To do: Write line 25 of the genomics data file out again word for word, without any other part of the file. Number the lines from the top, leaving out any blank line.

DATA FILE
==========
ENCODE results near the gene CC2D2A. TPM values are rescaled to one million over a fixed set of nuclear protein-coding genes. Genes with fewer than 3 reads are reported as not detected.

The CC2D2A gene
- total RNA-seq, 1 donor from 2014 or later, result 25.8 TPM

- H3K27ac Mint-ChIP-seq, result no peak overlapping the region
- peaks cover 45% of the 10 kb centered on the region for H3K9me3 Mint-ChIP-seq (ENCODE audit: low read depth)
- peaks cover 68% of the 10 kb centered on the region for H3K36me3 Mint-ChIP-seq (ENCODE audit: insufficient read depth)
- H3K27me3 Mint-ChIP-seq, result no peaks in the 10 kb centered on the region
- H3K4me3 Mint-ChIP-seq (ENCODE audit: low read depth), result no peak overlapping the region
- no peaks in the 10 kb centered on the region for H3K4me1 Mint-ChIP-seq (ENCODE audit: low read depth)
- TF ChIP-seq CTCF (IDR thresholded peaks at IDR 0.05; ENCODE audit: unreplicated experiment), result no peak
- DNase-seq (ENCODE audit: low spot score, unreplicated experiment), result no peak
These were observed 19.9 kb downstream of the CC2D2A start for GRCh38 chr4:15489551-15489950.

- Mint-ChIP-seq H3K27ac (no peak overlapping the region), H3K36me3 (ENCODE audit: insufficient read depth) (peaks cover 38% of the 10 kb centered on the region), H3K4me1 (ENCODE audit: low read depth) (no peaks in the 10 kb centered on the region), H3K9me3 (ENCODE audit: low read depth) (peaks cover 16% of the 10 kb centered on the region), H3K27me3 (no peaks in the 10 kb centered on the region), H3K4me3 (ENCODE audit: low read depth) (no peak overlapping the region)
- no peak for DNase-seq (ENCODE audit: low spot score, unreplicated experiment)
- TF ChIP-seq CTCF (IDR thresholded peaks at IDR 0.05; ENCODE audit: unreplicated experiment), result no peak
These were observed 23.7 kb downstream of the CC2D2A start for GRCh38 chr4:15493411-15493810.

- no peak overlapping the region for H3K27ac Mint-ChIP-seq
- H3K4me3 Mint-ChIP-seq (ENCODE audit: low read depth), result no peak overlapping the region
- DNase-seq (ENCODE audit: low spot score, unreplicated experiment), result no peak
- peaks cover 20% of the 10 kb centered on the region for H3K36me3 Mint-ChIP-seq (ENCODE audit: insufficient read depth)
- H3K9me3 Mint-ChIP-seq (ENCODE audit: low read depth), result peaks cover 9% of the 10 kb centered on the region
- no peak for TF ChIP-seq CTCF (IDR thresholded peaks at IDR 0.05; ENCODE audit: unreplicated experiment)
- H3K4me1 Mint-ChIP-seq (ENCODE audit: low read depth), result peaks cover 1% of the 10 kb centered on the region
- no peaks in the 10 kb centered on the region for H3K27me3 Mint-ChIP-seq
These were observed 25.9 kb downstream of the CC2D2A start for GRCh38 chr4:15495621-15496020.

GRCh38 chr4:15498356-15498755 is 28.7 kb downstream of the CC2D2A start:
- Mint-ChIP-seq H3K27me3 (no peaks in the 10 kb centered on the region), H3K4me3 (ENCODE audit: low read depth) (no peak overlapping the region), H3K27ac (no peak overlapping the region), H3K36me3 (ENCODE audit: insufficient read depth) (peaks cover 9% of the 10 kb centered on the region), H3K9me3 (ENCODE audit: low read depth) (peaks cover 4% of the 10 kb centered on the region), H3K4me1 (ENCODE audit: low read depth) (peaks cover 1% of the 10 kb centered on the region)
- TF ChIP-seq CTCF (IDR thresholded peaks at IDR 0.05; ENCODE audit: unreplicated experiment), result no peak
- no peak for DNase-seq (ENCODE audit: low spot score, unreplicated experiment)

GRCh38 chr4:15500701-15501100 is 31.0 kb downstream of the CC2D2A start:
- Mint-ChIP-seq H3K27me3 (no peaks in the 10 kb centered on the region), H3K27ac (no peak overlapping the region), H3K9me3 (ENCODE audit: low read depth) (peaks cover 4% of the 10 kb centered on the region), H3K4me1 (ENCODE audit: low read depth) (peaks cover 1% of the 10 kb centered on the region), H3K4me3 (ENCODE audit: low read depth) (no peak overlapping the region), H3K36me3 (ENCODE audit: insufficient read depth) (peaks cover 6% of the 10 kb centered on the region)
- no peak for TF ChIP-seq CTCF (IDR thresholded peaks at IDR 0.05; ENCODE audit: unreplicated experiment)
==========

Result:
These were observed 25.9 kb downstream of the CC2D2A start for GRCh38 chr4:15495621-15496020.